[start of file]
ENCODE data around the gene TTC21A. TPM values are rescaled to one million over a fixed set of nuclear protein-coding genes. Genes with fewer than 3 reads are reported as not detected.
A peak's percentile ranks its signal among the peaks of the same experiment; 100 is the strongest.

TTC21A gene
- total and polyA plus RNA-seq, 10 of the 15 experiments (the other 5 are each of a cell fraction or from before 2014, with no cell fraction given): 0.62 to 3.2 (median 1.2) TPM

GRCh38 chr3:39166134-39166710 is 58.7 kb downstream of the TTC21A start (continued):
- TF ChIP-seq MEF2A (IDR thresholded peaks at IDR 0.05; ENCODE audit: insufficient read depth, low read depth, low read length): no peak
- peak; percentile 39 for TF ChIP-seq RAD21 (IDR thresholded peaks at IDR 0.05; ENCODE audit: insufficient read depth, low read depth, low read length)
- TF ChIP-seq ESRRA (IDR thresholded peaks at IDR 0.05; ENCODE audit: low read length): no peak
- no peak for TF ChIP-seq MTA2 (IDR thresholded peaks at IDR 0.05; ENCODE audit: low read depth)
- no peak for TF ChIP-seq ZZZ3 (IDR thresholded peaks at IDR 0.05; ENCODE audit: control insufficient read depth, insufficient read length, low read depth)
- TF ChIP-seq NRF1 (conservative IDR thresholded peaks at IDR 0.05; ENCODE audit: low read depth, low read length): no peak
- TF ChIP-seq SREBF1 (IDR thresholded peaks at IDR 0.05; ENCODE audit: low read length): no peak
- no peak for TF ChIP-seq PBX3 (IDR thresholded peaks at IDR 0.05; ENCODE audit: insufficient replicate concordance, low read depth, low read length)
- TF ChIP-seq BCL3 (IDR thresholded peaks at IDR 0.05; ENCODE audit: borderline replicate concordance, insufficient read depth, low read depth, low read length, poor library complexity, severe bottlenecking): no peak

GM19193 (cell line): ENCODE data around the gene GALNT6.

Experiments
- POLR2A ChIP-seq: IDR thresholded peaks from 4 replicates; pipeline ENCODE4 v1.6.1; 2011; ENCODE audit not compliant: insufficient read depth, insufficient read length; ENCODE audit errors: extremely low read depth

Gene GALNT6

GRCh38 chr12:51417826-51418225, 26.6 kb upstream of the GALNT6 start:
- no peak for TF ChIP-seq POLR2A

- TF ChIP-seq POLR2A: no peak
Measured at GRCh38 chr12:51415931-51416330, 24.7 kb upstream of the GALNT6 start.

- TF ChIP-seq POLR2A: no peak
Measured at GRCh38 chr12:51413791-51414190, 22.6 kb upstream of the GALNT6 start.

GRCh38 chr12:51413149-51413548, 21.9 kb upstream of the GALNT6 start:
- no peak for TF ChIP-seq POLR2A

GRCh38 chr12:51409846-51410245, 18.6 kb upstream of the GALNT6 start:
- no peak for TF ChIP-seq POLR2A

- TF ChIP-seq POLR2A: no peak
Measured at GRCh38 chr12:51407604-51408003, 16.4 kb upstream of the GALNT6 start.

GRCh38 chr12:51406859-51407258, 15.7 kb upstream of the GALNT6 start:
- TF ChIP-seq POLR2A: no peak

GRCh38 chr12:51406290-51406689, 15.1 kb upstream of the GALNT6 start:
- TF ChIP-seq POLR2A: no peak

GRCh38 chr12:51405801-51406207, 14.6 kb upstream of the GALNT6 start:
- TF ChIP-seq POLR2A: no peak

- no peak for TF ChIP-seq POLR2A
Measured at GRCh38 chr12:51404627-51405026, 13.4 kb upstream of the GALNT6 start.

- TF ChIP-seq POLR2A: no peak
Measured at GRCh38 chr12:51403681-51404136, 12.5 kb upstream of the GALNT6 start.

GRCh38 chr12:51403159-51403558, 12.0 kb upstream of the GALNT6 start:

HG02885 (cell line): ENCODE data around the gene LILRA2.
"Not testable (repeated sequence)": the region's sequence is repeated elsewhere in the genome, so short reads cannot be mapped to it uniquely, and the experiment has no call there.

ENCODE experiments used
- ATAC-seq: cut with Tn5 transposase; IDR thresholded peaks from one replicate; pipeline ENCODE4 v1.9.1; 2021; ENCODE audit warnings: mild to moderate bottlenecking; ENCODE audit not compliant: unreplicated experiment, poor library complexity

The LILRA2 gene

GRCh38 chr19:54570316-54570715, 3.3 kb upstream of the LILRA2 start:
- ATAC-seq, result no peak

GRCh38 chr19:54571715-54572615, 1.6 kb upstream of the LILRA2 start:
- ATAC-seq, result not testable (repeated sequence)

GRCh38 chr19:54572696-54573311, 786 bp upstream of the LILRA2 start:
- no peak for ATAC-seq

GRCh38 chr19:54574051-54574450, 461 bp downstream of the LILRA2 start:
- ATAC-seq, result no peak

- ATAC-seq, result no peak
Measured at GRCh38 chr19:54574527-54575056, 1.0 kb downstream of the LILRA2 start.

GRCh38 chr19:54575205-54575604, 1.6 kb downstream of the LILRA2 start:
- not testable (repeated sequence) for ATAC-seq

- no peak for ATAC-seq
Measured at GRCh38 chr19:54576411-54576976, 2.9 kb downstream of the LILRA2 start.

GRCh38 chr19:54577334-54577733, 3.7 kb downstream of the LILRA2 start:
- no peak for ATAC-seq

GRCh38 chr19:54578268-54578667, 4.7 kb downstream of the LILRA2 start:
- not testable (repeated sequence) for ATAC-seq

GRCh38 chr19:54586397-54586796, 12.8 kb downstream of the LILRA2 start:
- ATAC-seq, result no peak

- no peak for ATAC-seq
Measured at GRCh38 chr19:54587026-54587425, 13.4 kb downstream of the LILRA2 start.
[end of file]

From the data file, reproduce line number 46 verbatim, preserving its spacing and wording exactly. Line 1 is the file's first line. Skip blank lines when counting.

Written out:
The LILRA2 gene